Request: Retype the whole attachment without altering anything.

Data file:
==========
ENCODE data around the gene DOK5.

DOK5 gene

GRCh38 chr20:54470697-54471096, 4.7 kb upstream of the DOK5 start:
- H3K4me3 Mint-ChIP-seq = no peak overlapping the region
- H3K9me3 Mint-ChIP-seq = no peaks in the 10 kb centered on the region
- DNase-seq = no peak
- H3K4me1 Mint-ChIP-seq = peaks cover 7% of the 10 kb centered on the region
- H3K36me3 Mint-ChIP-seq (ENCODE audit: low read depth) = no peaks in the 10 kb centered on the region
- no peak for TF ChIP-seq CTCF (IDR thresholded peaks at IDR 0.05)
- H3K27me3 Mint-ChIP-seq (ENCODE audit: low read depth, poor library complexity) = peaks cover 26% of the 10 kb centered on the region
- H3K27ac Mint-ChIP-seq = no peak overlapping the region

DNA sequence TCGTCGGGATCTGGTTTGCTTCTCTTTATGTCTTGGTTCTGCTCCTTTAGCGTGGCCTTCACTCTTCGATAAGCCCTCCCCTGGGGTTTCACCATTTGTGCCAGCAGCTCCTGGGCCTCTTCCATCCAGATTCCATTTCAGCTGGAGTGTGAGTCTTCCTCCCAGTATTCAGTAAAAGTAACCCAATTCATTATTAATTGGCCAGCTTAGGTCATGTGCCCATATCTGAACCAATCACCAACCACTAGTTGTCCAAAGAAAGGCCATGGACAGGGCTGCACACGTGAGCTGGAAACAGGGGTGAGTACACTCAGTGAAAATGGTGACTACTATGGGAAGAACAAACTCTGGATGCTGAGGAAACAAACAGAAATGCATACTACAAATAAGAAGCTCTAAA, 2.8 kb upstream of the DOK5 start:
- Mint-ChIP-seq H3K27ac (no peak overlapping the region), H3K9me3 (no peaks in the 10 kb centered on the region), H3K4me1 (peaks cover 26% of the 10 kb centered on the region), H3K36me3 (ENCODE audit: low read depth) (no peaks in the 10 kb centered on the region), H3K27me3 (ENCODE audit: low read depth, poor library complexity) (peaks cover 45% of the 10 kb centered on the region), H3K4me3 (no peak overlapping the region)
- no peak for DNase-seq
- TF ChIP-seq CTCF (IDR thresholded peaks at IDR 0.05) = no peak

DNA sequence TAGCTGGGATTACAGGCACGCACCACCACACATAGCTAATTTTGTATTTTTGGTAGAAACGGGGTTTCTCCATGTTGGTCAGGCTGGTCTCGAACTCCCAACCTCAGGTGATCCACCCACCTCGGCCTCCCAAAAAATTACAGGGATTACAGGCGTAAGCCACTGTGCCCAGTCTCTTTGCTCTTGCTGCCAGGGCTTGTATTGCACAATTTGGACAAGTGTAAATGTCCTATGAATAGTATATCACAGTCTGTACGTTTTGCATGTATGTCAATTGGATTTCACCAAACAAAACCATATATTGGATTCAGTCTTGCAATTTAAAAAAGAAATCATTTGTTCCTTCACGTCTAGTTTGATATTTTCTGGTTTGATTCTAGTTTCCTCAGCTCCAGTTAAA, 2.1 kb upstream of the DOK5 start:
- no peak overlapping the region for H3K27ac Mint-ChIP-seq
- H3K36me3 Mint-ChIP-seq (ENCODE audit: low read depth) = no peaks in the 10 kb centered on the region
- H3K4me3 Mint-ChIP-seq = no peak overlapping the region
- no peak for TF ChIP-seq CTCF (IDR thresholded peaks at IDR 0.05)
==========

ENCODE data around the gene DOK5.

DOK5 gene

GRCh38 chr20:54470697-54471096, 4.7 kb upstream of the DOK5 start:
- H3K4me3 Mint-ChIP-seq = no peak overlapping the region
- H3K9me3 Mint-ChIP-seq = no peaks in the 10 kb centered on the region
- DNase-seq = no peak
- H3K4me1 Mint-ChIP-seq = peaks cover 7% of the 10 kb centered on the region
- H3K36me3 Mint-ChIP-seq (ENCODE audit: low read depth) = no peaks in the 10 kb centered on the region
- no peak for TF ChIP-seq CTCF (IDR thresholded peaks at IDR 0.05)
- H3K27me3 Mint-ChIP-seq (ENCODE audit: low read depth, poor library complexity) = peaks cover 26% of the 10 kb centered on the region
- H3K27ac Mint-ChIP-seq = no peak overlapping the region

DNA sequence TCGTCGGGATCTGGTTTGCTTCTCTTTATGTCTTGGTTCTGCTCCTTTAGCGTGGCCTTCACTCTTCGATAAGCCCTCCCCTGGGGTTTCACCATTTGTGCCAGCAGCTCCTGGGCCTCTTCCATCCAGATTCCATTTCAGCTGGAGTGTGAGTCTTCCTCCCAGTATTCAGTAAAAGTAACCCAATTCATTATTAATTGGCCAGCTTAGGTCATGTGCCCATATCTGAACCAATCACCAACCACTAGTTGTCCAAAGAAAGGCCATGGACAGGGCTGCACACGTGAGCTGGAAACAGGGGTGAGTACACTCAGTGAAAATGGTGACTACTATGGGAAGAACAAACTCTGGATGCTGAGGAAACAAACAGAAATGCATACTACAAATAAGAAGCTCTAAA, 2.8 kb upstream of the DOK5 start:
- Mint-ChIP-seq H3K27ac (no peak overlapping the region), H3K9me3 (no peaks in the 10 kb centered on the region), H3K4me1 (peaks cover 26% of the 10 kb centered on the region), H3K36me3 (ENCODE audit: low read depth) (no peaks in the 10 kb centered on the region), H3K27me3 (ENCODE audit: low read depth, poor library complexity) (peaks cover 45% of the 10 kb centered on the region), H3K4me3 (no peak overlapping the region)
- no peak for DNase-seq
- TF ChIP-seq CTCF (IDR thresholded peaks at IDR 0.05) = no peak

DNA sequence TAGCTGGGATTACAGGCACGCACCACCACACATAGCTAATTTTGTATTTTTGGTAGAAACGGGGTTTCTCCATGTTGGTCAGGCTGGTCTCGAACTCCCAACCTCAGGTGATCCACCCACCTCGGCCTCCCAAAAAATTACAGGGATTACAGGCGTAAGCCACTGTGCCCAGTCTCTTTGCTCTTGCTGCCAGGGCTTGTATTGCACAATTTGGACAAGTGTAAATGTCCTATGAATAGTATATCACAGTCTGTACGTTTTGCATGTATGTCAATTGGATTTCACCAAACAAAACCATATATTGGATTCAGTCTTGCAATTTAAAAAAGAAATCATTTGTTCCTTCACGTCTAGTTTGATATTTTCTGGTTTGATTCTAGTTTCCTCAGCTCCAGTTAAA, 2.1 kb upstream of the DOK5 start:
- no peak overlapping the region for H3K27ac Mint-ChIP-seq
- H3K36me3 Mint-ChIP-seq (ENCODE audit: low read depth) = no peaks in the 10 kb centered on the region
- H3K4me3 Mint-ChIP-seq = no peak overlapping the region
- no peak for TF ChIP-seq CTCF (IDR thresholded peaks at IDR 0.05)